Adzuki Beans with Green Onion ~ Aandhan na Chora

August 13, 2015
Adzuki Beans with Green Onion ~ Chora

Gujarat, the state that my family is from in India, is known for its prolific use of legumes. We eat a wide variety of legumes in a multitude of different ways. They are included in simple rice dishes to complex dals and rich meaty stews. They are a staple part of our daily diets. There are some varieties of legumes that I’ve only seen in Gujarat and that are rarely used in other parts of the world. I used to think that lal chora was one of these. 

Onions, green and yellow


For years, I could not find the English equivalent of this mysterious lentil. I tried to explain to my friends who ate this delicious bean dish what the lentil was, but could come up with no equivalent. Our local Indian grocer was of little help as he too is Gujarati! I resolved that this lentil was wholly our own, not known to the rest of the world. But then, one day, I was wondering around an Asian market and came across a bag of beans that looked remarkably like my favorite chora labelled adzuki beans. Some internet research later confirmed that chora and adzuki beans were in fact one and the same. While I was a wee bit disappointed that these delicious beans were not unique to my part of the world, I was thrilled to know that these beans were popular the world over, and were even eaten as a dessert!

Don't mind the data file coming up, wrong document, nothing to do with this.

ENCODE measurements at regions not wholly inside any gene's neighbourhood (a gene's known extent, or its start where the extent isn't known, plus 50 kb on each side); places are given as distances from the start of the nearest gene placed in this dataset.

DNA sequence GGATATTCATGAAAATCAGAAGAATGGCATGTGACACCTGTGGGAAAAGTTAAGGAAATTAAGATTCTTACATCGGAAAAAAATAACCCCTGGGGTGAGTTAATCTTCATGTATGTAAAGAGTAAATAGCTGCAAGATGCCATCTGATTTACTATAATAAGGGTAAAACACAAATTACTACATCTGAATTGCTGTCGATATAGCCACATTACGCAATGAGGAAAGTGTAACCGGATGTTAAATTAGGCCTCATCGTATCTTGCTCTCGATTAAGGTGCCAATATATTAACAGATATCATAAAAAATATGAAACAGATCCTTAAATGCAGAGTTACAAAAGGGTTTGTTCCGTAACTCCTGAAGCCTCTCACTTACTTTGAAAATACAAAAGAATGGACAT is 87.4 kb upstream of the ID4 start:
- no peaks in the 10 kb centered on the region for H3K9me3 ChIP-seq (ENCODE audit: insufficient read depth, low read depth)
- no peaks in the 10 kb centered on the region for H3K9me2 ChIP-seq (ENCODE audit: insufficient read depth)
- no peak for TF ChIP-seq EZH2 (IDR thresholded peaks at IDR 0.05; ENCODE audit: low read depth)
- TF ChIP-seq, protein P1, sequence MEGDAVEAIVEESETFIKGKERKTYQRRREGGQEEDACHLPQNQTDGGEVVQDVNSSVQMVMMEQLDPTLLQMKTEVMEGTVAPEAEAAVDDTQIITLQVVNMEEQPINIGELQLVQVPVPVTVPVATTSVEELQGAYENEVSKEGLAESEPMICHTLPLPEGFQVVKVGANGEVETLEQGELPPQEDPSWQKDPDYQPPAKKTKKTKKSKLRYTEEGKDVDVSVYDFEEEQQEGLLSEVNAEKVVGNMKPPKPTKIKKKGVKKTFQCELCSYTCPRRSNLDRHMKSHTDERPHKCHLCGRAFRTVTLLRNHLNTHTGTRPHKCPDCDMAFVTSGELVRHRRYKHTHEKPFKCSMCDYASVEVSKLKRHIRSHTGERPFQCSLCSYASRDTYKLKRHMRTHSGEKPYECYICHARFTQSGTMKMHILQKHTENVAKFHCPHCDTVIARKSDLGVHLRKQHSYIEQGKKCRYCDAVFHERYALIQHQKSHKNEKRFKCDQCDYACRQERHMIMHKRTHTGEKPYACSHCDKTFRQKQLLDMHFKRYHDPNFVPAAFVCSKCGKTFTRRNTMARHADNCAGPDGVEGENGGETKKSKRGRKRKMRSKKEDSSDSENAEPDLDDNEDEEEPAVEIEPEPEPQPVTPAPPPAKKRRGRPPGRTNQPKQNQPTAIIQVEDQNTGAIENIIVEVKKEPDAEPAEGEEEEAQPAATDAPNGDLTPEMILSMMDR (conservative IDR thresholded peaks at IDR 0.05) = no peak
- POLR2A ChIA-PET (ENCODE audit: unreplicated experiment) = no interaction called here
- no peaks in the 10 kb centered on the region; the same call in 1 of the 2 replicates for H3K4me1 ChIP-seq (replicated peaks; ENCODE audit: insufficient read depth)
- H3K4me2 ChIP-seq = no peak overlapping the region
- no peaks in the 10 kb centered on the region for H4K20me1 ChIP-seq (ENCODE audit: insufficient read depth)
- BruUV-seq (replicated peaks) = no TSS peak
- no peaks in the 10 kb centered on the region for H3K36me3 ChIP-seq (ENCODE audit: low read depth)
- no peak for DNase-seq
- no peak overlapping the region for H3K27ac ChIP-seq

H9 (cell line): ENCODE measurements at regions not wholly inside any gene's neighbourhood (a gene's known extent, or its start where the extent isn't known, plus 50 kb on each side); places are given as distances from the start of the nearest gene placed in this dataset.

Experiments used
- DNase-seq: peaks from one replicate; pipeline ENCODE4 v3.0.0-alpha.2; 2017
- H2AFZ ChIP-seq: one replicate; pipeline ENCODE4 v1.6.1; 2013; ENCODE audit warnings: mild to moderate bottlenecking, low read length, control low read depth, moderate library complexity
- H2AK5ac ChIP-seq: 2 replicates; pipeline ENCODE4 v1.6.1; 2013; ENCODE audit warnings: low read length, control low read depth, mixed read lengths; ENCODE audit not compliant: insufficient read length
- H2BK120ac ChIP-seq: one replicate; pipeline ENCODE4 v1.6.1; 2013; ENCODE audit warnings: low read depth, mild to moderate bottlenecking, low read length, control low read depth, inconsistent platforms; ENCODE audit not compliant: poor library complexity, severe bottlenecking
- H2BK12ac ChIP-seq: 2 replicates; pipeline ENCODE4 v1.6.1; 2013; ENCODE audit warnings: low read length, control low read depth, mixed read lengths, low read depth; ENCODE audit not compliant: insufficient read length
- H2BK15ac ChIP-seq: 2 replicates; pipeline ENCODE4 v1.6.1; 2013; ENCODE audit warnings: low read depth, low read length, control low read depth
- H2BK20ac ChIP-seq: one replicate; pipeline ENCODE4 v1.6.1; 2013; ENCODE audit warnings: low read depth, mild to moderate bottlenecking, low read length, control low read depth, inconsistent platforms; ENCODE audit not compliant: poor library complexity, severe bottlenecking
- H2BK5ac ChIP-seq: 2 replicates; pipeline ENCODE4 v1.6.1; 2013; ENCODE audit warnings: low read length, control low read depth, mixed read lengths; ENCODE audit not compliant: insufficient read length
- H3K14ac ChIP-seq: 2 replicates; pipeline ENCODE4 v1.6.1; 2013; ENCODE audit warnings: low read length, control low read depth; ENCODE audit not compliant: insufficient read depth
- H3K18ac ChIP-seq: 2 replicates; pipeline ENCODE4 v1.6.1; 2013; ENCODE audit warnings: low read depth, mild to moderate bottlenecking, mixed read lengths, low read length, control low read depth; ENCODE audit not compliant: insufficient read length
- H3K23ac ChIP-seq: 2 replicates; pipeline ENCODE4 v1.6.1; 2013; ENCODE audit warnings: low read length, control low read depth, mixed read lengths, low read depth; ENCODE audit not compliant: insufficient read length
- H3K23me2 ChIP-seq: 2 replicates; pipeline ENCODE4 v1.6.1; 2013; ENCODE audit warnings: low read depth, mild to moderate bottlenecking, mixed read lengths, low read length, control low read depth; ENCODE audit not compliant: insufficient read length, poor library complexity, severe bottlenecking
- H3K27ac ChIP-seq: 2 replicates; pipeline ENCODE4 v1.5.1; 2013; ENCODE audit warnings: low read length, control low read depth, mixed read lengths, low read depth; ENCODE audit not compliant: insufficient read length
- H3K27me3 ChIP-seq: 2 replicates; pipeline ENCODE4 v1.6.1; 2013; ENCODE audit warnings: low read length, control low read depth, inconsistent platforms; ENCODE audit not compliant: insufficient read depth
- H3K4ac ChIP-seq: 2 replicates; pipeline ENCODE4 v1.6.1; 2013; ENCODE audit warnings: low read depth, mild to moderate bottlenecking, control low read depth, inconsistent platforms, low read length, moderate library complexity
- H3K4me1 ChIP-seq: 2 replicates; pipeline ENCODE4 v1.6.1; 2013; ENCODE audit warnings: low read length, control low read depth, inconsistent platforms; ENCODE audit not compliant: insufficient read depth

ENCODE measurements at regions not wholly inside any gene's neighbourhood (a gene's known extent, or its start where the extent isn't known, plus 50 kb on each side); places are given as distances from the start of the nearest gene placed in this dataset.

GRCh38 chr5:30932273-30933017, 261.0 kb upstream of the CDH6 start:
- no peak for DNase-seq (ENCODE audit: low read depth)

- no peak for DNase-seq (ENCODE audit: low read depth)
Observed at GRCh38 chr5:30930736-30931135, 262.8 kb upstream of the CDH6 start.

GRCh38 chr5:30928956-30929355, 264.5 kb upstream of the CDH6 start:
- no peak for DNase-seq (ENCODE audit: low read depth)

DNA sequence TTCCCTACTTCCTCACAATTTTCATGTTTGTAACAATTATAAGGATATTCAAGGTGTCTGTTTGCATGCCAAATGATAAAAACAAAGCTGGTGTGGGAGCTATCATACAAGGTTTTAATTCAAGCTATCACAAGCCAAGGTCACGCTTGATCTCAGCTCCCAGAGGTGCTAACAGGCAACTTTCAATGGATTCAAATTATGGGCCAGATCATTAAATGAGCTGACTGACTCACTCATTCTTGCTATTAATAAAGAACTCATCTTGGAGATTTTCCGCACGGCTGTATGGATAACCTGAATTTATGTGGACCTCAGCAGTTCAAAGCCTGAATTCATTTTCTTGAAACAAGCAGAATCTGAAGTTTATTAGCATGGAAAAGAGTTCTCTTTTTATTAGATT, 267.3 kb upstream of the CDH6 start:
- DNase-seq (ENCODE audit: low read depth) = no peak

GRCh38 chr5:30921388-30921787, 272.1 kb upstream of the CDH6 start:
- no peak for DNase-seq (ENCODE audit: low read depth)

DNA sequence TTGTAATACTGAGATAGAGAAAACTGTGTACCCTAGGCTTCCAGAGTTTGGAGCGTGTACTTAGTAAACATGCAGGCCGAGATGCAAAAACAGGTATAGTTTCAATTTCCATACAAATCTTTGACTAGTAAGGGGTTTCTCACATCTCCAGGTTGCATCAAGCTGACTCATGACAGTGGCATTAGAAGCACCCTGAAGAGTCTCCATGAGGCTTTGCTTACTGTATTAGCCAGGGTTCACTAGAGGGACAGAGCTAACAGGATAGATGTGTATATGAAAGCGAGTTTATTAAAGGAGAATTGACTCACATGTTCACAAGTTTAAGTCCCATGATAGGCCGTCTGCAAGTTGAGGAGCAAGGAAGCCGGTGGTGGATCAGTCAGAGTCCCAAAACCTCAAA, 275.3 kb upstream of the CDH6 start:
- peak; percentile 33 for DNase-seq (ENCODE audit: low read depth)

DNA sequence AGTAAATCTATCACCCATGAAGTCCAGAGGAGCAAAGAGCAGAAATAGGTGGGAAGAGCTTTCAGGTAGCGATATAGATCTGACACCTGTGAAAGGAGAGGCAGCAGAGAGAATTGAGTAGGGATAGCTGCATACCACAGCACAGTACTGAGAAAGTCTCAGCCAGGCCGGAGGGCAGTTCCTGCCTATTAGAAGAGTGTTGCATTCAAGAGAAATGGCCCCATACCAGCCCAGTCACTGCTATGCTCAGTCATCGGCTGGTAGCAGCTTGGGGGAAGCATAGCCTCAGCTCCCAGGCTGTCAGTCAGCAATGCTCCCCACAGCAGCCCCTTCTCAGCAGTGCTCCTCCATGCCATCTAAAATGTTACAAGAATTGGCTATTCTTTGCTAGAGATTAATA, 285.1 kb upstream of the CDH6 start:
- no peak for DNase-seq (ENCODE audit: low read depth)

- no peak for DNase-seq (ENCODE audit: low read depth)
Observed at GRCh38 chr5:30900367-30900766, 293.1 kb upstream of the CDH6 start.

Chopped onions, green and yellow

This preparation of adzuki beans is one of my all time favorite dishes from my childhood. It was on frequent rotation due to my frequent demands for it! The adzuki beans are cooked in a pressure cooker with water and salt. While the adzuki beans are cooking, a savory blend of onions and spices is made. Then at the end, you simply combine the two together for a delicious and filling meal! It is very simple to make, is very delicious, and really showcases my family’s garam masala. Be sure to set aside a small bowl of the beans once they are done cooking and drizzle on a bit of neutral oil, a pinch of salt, and a few grinds of pepper. It’s a great snack before the full meal is served!

Adzuki Beans with Green Onion ~ Chora

My favorite way to eat this bean dish, is to garnish it with cilantro and quick pickled onions. I’ll share the recipe for these delicious onions in my next post. The contrast of the rich, savory, almost melted onions in the base of the dish with the acidic tang from the pickled onions is absolutely wonderful. Also, like many dishes that feature my family’s garam masala, this dish goes exceptionally well with a squeeze of lime juice on top. Or, if you’re really into sharp acid like me, sneak several spoonfuls of the pickle brine and pour it in! It’s delicious!

Adzuki Beans with Green Onion ~ Chora


Adzuki Beans with Green Onion ~ Aadhan na Chora

From at

Prep: Cook: Yield: serves 4Total:

A delicious, savory adzuki bean stew with homemade garam masala topped with pickled onions and cilantro.

You'll Need...

  • For the adzuki beans: